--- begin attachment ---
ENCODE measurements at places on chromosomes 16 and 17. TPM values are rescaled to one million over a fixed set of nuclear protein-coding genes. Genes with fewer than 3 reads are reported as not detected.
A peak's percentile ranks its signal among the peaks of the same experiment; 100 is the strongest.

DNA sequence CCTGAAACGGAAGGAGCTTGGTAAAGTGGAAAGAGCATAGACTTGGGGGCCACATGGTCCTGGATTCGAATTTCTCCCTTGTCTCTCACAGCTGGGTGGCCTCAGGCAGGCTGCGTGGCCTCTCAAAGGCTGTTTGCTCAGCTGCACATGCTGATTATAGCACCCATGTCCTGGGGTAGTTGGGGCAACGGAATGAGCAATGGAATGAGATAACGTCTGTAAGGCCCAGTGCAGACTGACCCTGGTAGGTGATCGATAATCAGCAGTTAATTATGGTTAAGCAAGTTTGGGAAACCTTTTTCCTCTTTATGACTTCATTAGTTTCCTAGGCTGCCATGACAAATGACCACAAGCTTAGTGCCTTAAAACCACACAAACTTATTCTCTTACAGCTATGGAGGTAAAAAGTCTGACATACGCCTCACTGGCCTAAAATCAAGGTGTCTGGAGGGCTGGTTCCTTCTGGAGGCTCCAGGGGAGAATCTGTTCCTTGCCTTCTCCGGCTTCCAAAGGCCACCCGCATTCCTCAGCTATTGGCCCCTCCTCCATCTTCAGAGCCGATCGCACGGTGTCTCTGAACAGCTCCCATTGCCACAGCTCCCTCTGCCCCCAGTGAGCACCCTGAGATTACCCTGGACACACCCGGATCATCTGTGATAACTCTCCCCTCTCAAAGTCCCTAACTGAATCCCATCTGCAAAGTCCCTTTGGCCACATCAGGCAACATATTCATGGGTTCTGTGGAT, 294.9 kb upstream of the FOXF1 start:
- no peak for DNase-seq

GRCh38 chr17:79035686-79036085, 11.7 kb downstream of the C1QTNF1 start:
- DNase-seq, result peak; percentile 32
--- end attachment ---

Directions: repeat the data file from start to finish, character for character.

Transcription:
ENCODE measurements at places on chromosomes 16 and 17. TPM values are rescaled to one million over a fixed set of nuclear protein-coding genes. Genes with fewer than 3 reads are reported as not detected.
A peak's percentile ranks its signal among the peaks of the same experiment; 100 is the strongest.

DNA sequence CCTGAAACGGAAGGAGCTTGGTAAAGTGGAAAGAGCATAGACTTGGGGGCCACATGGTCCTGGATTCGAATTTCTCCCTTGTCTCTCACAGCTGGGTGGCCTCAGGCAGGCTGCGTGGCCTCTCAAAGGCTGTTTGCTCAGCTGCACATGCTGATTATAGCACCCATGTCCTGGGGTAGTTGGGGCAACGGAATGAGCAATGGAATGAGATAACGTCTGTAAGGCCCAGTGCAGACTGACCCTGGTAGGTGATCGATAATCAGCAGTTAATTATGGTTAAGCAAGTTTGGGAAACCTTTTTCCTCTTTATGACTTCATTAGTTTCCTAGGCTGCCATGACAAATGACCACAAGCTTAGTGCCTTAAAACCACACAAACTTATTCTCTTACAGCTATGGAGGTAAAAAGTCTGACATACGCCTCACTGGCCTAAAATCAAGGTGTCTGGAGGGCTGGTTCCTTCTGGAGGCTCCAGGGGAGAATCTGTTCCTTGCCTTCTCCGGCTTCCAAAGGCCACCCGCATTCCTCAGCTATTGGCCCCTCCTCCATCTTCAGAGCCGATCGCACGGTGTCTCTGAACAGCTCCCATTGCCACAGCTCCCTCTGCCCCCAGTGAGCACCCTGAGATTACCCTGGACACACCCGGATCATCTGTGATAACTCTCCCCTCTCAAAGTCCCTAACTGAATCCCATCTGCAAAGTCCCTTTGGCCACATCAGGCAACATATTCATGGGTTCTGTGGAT, 294.9 kb upstream of the FOXF1 start:
- no peak for DNase-seq

GRCh38 chr17:79035686-79036085, 11.7 kb downstream of the C1QTNF1 start:
- DNase-seq, result peak; percentile 32